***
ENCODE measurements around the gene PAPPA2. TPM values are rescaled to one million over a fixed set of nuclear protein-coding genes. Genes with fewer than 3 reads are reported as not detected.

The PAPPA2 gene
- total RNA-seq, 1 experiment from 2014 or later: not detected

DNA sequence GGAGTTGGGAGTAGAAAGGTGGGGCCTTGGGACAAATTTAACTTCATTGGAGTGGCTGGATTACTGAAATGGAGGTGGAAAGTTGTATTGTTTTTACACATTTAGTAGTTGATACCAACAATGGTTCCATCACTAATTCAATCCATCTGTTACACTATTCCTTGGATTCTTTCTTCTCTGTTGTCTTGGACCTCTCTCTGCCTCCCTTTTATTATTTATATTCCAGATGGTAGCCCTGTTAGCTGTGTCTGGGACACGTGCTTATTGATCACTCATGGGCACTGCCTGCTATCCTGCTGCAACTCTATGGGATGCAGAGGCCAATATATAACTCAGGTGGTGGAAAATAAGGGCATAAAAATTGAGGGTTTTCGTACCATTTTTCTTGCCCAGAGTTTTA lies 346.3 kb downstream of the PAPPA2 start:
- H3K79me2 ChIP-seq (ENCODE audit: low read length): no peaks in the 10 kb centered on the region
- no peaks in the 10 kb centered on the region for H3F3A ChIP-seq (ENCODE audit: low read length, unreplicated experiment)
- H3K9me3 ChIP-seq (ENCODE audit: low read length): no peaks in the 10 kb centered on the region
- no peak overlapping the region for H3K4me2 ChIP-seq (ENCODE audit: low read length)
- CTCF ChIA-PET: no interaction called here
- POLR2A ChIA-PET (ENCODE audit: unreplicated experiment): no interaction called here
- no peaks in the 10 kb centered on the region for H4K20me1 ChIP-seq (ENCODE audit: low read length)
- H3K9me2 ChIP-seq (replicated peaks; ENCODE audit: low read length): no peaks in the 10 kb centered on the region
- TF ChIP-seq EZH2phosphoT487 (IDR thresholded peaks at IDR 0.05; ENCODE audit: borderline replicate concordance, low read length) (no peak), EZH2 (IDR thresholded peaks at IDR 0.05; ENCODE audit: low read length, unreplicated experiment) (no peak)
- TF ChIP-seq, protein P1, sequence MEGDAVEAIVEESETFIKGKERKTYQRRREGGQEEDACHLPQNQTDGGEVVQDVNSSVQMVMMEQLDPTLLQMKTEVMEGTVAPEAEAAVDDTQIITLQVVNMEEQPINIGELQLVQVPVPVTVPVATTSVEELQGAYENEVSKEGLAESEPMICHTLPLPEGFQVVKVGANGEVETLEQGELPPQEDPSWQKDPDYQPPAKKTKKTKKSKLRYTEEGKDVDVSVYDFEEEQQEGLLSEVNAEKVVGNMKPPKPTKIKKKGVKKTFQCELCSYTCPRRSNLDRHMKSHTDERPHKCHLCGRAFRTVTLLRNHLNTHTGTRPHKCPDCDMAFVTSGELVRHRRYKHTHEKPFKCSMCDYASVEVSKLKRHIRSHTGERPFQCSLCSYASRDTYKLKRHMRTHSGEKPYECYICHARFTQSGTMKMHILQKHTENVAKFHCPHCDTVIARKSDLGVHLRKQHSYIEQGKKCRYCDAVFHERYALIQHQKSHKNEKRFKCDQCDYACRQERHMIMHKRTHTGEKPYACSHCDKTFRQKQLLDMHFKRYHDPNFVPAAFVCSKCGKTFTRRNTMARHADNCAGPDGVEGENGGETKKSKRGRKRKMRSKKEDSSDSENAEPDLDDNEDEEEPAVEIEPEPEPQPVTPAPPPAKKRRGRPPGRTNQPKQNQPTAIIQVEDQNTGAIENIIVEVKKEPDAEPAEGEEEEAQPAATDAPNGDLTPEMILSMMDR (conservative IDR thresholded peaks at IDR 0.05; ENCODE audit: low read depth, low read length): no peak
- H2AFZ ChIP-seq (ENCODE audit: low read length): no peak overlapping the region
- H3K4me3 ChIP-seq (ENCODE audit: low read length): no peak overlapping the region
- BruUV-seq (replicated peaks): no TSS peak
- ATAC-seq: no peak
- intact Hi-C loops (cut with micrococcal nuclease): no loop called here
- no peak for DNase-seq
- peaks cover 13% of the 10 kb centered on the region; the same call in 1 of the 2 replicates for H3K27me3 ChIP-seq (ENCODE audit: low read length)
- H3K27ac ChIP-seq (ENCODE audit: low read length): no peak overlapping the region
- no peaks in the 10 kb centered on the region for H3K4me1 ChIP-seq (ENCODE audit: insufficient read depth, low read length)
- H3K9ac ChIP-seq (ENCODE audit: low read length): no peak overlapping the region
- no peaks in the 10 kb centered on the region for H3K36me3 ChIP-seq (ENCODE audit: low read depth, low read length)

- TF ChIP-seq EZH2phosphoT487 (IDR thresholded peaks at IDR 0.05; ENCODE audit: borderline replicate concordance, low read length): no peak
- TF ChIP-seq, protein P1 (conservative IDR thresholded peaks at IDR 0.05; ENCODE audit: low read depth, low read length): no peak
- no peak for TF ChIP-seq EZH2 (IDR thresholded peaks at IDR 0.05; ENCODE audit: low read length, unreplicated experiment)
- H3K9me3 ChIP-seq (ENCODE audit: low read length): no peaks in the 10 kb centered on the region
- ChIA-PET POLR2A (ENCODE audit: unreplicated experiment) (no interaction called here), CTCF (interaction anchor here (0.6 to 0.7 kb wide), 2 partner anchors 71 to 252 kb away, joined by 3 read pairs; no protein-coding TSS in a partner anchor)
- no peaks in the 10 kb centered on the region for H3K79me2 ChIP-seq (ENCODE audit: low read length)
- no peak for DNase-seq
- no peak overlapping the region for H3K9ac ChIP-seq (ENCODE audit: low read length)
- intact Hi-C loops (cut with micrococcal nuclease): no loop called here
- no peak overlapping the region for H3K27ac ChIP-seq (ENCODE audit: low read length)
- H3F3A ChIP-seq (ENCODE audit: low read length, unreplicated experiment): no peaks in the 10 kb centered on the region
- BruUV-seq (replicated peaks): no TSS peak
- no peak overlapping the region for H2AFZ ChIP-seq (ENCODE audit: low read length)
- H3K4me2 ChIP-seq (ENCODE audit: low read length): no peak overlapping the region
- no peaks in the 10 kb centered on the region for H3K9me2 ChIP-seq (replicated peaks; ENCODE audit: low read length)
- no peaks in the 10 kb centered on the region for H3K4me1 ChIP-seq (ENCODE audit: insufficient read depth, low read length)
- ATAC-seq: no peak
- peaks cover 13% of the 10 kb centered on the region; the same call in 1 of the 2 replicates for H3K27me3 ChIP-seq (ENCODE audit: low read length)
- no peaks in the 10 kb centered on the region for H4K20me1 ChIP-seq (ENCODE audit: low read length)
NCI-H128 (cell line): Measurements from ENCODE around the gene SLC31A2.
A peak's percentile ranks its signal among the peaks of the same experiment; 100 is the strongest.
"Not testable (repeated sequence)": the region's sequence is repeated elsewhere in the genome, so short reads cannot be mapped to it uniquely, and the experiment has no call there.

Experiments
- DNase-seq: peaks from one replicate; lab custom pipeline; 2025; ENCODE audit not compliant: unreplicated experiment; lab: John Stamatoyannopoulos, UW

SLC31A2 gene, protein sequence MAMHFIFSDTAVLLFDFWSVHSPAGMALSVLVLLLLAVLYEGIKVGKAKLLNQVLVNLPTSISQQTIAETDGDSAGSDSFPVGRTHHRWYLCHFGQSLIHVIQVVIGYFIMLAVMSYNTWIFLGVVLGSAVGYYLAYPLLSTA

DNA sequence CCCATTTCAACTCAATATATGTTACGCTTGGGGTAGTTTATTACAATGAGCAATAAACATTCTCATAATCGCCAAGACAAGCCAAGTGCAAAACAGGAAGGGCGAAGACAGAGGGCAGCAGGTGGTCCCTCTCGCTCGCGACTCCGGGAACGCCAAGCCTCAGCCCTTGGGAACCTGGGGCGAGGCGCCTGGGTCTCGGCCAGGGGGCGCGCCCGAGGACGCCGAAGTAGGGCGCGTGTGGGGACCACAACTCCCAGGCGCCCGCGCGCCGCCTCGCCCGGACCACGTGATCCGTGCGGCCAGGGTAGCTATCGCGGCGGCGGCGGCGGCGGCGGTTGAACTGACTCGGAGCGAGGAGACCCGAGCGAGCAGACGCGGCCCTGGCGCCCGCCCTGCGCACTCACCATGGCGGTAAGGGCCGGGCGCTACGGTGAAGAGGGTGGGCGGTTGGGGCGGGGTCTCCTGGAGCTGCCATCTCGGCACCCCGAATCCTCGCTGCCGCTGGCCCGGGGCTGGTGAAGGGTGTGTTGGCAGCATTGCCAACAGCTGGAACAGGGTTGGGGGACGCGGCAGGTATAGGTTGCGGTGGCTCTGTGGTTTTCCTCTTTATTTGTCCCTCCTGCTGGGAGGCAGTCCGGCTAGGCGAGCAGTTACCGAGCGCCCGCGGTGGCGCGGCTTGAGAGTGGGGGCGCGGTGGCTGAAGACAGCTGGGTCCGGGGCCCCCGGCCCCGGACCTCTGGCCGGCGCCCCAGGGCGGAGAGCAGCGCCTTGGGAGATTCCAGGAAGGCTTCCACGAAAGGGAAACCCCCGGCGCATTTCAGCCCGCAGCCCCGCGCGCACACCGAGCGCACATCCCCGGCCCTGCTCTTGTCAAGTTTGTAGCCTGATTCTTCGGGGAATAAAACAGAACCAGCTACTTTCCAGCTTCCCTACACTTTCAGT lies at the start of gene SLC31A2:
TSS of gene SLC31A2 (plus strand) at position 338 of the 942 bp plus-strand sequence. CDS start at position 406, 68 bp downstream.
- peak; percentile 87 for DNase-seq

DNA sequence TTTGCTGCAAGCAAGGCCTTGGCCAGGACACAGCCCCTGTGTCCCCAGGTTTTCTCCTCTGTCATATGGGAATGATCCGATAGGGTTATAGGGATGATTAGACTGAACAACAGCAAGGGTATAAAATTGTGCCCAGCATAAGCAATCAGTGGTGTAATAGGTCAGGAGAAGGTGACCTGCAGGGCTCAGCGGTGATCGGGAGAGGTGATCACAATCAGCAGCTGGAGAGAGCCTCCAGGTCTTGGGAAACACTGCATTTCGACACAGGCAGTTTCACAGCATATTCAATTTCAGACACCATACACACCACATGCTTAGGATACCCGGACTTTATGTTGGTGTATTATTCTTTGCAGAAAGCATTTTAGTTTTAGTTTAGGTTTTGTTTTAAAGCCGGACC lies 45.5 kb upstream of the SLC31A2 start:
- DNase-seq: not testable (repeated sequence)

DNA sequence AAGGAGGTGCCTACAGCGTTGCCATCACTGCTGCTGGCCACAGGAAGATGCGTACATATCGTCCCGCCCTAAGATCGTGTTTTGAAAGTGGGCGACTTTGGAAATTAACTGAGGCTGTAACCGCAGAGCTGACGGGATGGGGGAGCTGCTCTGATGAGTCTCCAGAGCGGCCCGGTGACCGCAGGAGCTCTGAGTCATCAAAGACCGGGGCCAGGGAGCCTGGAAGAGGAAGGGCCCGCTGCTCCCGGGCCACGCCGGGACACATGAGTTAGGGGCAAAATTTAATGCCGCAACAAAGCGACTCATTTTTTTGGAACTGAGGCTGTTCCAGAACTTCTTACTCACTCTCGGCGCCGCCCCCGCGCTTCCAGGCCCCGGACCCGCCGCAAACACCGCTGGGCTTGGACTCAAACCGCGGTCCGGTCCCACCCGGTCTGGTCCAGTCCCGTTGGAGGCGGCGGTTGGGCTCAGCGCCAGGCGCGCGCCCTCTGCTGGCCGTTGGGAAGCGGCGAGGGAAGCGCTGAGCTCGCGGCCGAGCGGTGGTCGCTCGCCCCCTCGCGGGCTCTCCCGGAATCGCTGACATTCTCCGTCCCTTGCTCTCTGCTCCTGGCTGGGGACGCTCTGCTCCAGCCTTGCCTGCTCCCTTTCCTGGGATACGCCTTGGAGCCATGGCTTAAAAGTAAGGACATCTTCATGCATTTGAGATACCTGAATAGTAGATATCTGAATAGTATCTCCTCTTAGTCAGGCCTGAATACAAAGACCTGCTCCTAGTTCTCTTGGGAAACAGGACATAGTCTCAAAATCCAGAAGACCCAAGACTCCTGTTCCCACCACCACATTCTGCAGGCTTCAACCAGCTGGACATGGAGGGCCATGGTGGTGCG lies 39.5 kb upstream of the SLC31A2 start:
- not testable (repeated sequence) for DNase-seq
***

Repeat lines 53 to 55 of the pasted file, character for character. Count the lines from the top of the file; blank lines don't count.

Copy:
- peak; percentile 87 for DNase-seq

DNA sequence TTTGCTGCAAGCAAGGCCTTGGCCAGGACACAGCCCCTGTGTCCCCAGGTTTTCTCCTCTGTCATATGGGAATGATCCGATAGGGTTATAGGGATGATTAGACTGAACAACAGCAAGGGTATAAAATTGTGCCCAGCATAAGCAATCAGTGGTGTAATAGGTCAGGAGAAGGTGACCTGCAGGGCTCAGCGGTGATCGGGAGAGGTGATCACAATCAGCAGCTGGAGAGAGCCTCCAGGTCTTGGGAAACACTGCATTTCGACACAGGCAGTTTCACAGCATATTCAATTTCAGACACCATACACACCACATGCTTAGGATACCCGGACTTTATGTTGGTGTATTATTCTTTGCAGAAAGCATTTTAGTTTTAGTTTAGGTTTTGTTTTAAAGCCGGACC lies 45.5 kb upstream of the SLC31A2 start:
- DNase-seq: not testable (repeated sequence)